Dimension 2 takes a critical look at the way in which parliament facilitates the work of members and whether this privileges a particular type of MP – explicitly or implicitly. It covers everything from the buildings and furniture of parliament to the official rules and working practices that underpin the array of members’ parliamentary activities.
Dimension 3 Empowering parliamentary culture
Dimension 3 acknowledges that the official, written rules never tell the whole story about how institutions function on the ground – this is what might be thought of as the ‘normal way of doing things’. It is, admittedly, frequently hard to pin down informal institutional norms, practices and culture. That said […] parliamentary culture […] is not fixed but an evolving phenomenon, subject to change.
Gender- equality policy/
women’s substantive representation
Dimension 4 subjects the political work of parliament – its outputs – to gendered analysis. These would include legislation, policy, scrutiny and interest representation. It asks whether parliaments acknowledge the perspectives and addresses the needs and interests of women; whether women’s experiences have been taken into account; ensures that gendered differentiated outcomes are not to women’s disadvantage and aims for gender equality between women and men. In so doing, such analysis will frequently be analysing a parliament’s work in holding a government to account for its gender sensitivity.
There are 3 Steps that a parliament embarking on GSP/DSP change should take:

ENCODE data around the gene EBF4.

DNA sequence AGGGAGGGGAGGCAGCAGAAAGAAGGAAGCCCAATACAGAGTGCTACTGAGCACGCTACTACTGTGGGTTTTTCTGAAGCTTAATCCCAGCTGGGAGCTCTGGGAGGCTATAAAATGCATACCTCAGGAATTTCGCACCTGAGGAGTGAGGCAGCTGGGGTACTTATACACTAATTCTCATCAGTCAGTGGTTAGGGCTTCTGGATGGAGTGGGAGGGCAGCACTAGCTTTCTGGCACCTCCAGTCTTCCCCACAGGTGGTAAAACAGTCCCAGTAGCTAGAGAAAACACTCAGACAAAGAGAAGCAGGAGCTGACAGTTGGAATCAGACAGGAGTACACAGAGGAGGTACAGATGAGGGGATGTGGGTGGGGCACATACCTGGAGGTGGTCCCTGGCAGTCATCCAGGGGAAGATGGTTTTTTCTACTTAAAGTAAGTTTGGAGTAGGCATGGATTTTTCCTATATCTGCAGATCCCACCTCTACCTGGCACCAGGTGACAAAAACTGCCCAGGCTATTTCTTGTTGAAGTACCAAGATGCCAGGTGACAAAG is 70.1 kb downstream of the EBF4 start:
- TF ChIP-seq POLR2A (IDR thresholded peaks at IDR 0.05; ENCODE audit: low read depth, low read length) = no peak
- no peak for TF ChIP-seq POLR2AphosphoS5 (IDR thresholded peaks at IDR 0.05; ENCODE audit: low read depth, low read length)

The success rate of The Good Parliament’s Report recommendations - 18 of 43 – has been higher than might have been expected. The following actors, processes and dynamics of reform that account for its impact include:
Rather than provide a list of individual reforms, either substantive and/or procedural, I would suggest the following:
The House of Commons is a highly complex organization; there is no one individual or body that is responsible for, or is positioned to act, on the many and varied reforms that are necessary to achieve a GSP/DSP at Westminster.
The success of gender and diversity sensitizing efforts since 2016 lay in large part with the explicit strategy of linking specific reforms with particular parliamentary individuals and bodies on both the administrative and political side of the House. This has been acknowledged by key actors – political and administrative - within and beyond the Commons. It is for this reason that the same approach for TGP in 2016 was taken in The Remotely Representative House in 2021.
In the development of (i) a new shared GSP/DSP agenda and, most importantly of all, (ii) the new action plan, this strategy should be continued. Individual reforms must be linked with the correct actor, whether administrative or political.